|The History of the M4 Sherman 105mm Howitzer|
Though the U.S. was decisively winning in the latter stages of WWII, there remained concern about the inferiority of the Sherman tank in firepower and armor protection to the German Tiger and Panther. It was said that the U.S. had matched the superior quality of the German tanks only by superior quantities of American tanks. And this was largely true. The Sherman did not fare well in tank-to-tank slugging matches with their giant German counterparts-shells often harmlessly bounced off the thick German armor. Interestingly enough, before entering the war, the U.S. did develop some extremely heavy tanks, but later switched to lighter tanks for the following reasons.|
The U.S. tanks had to be transported by ship from Detroit, across a vast ocean to land amphibiously on enemy shores. This reality placed great limitations on the size and weight of the tanks. Especially with the frequent U-boat sinkings, the number of U.S. ships was dropping, and the bigger the tank, the fewer a ship could carry.
Another factor that faced the U.S. was moving their armor over bridgeless streams. The U.S. Air Force was targeting enemy bridges as a means of disrupting enemy supply lines, etc. Once these bridges were destroyed, U.S. tanks would have to cross the streams on temporary bridges. Heavy tanks could not have crossed, but the lightweight and nimble Shermans could.
Also, while the Tiger and Panther were made bigger and more powerful than the Sherman was, they were comparatively slow and ponderous. The German tanks were often used as pill-boxes, forced to become immobile and fire at oncoming armor. On the other hand, the Sherman was designed for deep thrusts into the enemy's rear, where it would destroy supply installations and communications. This demanded great speed and minimal fuel consumption.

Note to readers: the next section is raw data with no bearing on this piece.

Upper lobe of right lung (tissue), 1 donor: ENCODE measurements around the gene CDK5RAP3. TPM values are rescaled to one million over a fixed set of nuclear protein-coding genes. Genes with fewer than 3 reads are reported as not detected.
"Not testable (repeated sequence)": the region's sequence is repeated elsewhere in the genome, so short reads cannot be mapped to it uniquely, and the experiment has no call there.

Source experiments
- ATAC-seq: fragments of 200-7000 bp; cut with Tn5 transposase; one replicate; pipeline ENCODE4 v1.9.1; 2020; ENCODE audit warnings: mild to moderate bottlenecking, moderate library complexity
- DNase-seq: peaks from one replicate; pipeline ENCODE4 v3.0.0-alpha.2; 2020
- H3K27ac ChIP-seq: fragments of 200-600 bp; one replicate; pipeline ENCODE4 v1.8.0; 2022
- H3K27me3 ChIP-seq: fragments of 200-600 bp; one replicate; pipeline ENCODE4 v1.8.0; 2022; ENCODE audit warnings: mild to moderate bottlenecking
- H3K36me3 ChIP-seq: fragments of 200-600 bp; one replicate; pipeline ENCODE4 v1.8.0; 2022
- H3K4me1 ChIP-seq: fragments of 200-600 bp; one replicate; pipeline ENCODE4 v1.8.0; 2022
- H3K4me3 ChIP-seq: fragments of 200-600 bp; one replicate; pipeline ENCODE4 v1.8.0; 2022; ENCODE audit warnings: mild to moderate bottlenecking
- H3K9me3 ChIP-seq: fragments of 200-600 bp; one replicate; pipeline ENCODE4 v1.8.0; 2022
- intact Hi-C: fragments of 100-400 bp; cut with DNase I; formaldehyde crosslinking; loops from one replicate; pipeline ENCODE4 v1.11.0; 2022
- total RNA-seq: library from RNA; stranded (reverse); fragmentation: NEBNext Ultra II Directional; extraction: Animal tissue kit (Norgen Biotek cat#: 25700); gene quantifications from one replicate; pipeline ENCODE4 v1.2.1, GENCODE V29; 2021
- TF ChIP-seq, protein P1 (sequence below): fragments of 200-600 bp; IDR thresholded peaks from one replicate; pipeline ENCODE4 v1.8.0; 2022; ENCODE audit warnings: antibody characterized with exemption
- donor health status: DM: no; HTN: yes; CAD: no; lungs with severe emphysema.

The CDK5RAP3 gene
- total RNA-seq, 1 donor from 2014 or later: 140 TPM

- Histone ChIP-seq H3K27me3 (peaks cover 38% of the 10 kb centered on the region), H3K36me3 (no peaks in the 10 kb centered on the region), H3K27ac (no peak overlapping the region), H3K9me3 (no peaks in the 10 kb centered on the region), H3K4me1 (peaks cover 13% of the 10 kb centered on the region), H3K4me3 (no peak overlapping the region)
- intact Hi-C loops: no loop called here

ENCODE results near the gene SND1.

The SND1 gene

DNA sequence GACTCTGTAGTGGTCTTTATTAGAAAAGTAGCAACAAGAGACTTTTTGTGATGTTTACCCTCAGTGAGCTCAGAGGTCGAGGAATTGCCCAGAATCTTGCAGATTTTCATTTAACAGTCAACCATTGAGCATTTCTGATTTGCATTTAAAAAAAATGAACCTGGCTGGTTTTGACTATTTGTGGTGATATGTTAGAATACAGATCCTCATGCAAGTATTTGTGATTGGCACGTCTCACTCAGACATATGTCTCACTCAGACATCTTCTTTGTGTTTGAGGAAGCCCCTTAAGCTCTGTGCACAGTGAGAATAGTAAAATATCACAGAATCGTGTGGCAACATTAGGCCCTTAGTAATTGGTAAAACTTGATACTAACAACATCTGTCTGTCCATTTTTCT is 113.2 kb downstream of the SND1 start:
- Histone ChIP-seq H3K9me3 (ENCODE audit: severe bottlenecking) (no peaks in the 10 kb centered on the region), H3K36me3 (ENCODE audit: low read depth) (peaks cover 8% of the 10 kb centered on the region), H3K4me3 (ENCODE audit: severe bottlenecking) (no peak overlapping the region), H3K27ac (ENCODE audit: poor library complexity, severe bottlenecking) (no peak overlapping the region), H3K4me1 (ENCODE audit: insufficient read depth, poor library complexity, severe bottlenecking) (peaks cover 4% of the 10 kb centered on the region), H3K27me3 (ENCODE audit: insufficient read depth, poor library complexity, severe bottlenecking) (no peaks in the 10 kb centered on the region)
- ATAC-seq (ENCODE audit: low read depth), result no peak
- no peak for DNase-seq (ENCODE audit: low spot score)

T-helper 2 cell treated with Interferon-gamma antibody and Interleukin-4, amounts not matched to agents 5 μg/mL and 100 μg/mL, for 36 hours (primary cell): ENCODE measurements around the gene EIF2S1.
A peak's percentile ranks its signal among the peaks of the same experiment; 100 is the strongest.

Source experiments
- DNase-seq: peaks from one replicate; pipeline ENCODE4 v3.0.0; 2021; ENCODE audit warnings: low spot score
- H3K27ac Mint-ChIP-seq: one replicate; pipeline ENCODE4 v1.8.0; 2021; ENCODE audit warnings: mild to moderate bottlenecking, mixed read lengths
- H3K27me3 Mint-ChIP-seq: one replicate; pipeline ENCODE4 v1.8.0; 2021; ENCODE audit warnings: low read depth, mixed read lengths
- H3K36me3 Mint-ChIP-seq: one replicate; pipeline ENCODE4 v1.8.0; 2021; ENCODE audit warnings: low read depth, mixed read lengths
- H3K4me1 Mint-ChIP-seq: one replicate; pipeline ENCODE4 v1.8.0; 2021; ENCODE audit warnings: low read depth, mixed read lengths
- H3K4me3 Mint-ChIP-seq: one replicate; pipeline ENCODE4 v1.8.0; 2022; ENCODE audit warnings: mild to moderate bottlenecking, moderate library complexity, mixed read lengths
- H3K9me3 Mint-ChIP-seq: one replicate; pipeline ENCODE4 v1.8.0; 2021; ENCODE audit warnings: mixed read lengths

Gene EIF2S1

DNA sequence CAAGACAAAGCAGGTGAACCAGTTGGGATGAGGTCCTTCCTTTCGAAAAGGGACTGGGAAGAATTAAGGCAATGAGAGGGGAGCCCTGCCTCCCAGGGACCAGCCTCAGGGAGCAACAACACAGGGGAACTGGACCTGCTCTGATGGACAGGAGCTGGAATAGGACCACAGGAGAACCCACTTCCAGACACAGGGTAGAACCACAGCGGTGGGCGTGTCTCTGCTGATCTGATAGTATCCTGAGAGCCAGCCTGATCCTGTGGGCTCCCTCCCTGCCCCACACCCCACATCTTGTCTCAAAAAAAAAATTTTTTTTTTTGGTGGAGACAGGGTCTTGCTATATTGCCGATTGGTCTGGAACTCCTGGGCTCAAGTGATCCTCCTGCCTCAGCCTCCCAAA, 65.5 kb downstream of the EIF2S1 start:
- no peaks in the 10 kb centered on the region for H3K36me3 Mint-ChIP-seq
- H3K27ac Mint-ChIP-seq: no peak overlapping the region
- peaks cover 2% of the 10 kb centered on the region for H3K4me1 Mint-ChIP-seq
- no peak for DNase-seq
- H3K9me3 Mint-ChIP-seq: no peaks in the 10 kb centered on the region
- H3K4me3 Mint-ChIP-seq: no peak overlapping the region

But perhaps the greatest reason behind the success of the Sherman was its reliability-maximum performance and minimum care and replacement. General George Patten recognized this when he declared, "In mechanical endurance and ease of maintenance our tanks are infinitely superior to any other". This factor played out on the battlefield, allowing the Sherman to out-run, out-maneuver, and ultimately out-fight the Tiger and Panther.
With about 50,000 produced in all variations, the Sherman was the most widely produced tank during the war. The five major variants of the M4 to the M4A4 were designated by the hull and engine used. Although powerful and proven, its high center propeller shaft gave the hull a tall profile. Suspension was a rugged and simple design, known as VVSS (Vertical Volute Spring Suspension), with three units (or bogies) on each side, and each with two road wheels. The transmission was 5-speed forward plus reverse. Early production M4's had a 3-piece front transmission cover, and a cast one-piece steel turret mounting a 75mm main gun. For added protection, oblique armor plates were added to the turret, hull sides and just in front of the forward hull hatches. Production of the M4 began in July 1942, five months later than the cast hulled M4A1. One of the most powerful variants of the M4 Sherman was the 105mm howitzer equipped version, which provided valuable fire support for the U.S. Army and Marines as well as extensive use in anti-tank operations.
Specifications for M4 Sherman 105mm Howitzer
Actual Thickness, Angle w/Vertical
Armament: M4 105mm howitzer (X1), M1919A4 7.62mm machine gun (X2), M2 12.7mm heavy machine gun (X1).